Chancellor George Osborne is set to extend his tax raid on property owners over the next two years, bringing more modest tax payers within his sights. We look at the extension of these tax charges over the coming years.
Pushing the envelope
April 2013 saw a new term enter the lexicon: the “enveloped dwelling”. An enveloped dwelling is a residential property owned by a company (or equivalent).
Two new tax charges were introduced to counter the perceived use of such “envelopes”. Initially these taxes just caught properties worth over £2 million, mainly in the South East. But the taxes are now being extended.
One of the new taxes will soon apply to properties worth more than £500,000 held in envelopes: barely twice the UK’s average house-price. The other will apply to all properties whether or not enveloped.
The Taxes: the current regime
Since 1 April 2013, owners of enveloped dwellings pay an "Annual Tax on Enveloped Dwellings" or "ATED", where the property had a value of £2 million or more on 1 April 2012.
Corporate bodies are usually outside the Capital Gains Tax ("CGT") net, instead paying corporation tax at a lower rate. The changes also extended CGT to disposals of properties subject to ATED, meaning a higher rate of tax for structures when a property is sold.
A higher 15 per cent rate of Stamp Duty Land Tax ("SDLT") also applies when residential properties are bought by companies.
Widening the net
In the 2014 Budget, the Chancellor announced that ATED is to be extended over the next two years to apply to more modest enveloped dwellings. Two new bands will be created for ATED:
- Properties valued at between £1 million and £2 million be caught from 1 April 2015, with an annual charge of £7,000
- Properties valued at between £500,000 and £1 million will be caught from 1 April 2016, with an annual charge of £3,500
The annual charge for each of these new bands will increase in line with the rate of inflation, but the bands will remain at the same level.
The ATED-related CGT charge will also be extended to include these lower valued properties, applying from 6 April in 2015 and 2016 respectively. However, CGT will only apply to gains on the properties that have accrued on or after those dates.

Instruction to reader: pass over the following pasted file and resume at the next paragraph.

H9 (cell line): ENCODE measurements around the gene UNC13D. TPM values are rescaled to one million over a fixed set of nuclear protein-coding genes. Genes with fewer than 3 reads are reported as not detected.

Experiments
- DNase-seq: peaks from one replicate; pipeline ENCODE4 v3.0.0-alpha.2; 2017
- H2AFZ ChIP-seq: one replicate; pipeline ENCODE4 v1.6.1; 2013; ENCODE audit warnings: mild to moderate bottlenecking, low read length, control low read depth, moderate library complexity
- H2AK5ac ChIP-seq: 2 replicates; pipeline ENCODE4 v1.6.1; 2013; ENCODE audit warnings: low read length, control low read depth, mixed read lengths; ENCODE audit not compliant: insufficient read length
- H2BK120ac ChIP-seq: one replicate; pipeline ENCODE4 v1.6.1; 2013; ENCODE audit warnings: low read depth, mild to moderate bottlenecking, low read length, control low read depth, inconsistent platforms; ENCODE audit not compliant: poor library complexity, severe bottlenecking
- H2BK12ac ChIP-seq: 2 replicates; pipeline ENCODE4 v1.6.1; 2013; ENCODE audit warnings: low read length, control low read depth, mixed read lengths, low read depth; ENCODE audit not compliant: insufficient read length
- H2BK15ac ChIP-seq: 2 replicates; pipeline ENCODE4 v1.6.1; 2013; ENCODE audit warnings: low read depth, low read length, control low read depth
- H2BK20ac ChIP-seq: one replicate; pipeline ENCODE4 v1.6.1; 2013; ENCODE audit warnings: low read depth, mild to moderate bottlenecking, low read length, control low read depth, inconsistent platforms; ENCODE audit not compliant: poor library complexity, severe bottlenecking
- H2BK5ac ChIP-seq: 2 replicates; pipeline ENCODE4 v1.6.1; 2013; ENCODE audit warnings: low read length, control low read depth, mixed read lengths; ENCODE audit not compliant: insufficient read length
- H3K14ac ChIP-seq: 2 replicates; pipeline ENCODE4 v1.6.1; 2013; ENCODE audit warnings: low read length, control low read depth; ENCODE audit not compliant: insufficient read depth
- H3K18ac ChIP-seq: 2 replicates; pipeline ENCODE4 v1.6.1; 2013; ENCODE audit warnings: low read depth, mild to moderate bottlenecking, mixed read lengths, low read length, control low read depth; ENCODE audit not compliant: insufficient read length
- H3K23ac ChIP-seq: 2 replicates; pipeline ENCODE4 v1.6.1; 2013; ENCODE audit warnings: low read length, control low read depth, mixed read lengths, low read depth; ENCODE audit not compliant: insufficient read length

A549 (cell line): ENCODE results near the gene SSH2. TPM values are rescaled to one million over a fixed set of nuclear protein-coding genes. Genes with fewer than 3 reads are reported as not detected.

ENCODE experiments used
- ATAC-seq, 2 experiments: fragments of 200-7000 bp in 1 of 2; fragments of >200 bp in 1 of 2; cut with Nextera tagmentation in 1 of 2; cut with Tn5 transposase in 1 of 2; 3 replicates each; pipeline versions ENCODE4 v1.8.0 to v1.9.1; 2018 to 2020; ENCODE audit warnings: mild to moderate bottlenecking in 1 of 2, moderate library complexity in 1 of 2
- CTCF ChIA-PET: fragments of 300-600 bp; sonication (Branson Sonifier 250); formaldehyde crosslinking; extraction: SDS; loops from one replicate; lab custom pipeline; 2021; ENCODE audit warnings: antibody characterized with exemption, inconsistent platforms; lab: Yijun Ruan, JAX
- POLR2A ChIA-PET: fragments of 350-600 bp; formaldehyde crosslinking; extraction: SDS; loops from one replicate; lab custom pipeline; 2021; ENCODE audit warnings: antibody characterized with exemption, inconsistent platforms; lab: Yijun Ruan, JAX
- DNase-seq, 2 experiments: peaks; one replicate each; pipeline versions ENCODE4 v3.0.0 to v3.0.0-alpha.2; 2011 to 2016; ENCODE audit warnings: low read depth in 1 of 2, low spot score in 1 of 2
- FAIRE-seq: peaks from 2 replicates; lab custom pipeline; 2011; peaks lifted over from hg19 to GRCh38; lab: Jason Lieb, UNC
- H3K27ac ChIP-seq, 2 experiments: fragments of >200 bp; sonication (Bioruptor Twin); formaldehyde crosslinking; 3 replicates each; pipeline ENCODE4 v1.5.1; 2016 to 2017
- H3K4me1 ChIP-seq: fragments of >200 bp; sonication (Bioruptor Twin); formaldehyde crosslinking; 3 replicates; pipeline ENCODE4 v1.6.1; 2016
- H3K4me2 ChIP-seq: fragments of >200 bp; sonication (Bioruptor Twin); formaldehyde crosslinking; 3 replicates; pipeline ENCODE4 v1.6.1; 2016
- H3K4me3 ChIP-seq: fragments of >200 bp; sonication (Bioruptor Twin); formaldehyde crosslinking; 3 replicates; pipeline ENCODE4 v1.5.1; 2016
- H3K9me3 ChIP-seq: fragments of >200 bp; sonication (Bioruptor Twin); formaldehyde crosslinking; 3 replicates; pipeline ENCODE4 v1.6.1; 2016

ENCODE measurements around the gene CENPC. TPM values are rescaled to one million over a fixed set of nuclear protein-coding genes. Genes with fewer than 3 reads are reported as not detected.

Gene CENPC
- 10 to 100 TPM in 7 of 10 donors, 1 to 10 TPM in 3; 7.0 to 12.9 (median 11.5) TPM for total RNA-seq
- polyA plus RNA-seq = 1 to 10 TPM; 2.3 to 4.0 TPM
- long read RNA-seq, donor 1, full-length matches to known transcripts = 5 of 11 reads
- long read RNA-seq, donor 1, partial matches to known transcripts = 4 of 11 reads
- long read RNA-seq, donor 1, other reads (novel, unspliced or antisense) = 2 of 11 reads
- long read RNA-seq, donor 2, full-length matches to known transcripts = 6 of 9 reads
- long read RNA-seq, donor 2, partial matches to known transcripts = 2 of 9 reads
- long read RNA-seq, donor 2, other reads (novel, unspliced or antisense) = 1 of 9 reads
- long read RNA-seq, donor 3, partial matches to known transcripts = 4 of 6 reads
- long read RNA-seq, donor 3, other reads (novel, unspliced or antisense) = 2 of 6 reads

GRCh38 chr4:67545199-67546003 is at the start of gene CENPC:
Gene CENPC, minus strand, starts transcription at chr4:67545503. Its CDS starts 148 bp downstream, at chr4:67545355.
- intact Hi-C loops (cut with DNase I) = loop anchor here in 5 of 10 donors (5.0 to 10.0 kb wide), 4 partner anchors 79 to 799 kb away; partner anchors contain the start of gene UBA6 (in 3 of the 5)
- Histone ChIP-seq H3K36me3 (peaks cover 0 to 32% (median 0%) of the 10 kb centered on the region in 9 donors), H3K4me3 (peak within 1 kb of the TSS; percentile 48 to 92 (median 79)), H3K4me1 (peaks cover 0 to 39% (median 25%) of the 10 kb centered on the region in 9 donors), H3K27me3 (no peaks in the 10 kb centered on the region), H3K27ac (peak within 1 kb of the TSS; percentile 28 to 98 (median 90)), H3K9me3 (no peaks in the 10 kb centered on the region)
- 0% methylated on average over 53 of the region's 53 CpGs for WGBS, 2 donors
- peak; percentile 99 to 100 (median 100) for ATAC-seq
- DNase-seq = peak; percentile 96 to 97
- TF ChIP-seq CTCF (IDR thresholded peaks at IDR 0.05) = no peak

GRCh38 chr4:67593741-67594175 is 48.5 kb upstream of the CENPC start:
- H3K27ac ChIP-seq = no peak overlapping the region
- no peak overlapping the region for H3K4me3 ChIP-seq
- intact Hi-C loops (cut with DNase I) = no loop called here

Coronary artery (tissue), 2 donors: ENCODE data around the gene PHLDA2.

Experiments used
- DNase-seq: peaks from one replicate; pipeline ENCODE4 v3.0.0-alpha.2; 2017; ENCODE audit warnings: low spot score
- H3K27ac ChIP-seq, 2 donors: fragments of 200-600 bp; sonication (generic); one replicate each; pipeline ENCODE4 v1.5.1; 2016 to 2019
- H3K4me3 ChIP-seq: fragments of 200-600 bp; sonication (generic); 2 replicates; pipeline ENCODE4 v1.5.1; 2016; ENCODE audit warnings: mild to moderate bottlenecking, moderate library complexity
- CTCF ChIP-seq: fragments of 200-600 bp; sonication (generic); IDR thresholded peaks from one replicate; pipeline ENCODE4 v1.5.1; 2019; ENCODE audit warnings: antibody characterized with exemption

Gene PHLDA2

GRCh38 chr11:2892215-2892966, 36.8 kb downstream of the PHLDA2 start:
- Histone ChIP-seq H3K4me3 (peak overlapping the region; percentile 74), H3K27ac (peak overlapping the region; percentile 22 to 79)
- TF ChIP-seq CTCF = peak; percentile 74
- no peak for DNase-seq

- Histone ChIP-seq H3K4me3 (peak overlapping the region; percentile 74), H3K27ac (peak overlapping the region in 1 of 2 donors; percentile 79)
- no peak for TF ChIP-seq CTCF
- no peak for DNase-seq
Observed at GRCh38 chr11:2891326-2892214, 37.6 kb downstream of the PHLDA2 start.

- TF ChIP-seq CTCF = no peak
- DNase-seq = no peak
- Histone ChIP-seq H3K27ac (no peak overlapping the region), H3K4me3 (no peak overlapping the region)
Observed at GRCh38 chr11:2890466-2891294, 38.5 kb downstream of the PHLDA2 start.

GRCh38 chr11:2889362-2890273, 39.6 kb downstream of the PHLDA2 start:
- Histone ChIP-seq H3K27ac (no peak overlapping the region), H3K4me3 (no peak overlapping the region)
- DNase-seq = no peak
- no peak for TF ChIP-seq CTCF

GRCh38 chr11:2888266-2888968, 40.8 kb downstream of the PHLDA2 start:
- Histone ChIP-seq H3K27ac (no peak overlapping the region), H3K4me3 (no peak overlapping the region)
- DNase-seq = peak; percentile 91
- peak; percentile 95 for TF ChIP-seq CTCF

Finally, from 20 March 2014 onwards the 15 per cent SDLT rate will also be extended to properties worth more than £500,000.
Currently non-residents do not pay CGT on disposals of UK property. In March, the government published its consultation on how it will implement plans to change this, making non-residents pay CGT on disposals in the same was as their resident counterparts but only in relation to UK residential property.
The new CGT charge will come into effect from April 2015 but only on gains from that date. All residential property will be caught, whether let out or occupied by the non-resident, and it doesn't matter if the owner is an individual, company, trust or partnership.
Details of how this will interact with the ATED-related CGT charge have yet to be set out, but it is clear that there will be different rules, exemptions and reliefs across the two regimes.
Beating the ATED charges – farmers and property businesses
Companies have become more commonplace in farming in recent years. Where these companies own land which includes the farmhouse, they may come within the ATED charge.
However, relief is available. If a company owns a farmhouse that is occupied by either a farmworker or a retired farmworker it will be relieved from the ATED charge.
There are broadly two conditions; first the farmhouse must form part of land occupied for the purposes of a farming trade, and crucially, the company owning the house must also carry on the farming business; second, the farmworker must work an average of 20 hours a week in the business, either in a management role or out on the tractor.
There are also reliefs available for property letting businesses, property development businesses and property dealers.
Even if a relief is available a tax return must be made claiming the relief, which may be an unwelcome burden for businesses.
Options for the future: to restructure or pay up?
As these extensions have been announced well ahead of their introduction, there is time for those who may be affected to consider restructuring to take themselves out of the charging regime.
However, it is important to seek advice before "de-enveloping" regarding available reliefs and the impact of removing properties from their current structures. Holding property at company level may offer IHT protection, particularly for overseas individuals, who may feel that the relatively small annual charge (£7,000 on properties worth between £1 million and £2 million) compares favourably to any potential IHT exposure holding the property directly. There are also potential benefits for inheritance tax reliefs which need to be considered.